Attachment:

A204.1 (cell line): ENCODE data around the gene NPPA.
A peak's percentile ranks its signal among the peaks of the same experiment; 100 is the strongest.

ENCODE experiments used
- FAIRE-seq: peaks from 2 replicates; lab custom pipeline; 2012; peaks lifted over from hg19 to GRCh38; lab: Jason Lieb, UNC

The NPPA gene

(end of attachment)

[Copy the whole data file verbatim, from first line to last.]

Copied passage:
A204.1 (cell line): ENCODE data around the gene NPPA.
A peak's percentile ranks its signal among the peaks of the same experiment; 100 is the strongest.

ENCODE experiments used
- FAIRE-seq: peaks from 2 replicates; lab custom pipeline; 2012; peaks lifted over from hg19 to GRCh38; lab: Jason Lieb, UNC

The NPPA gene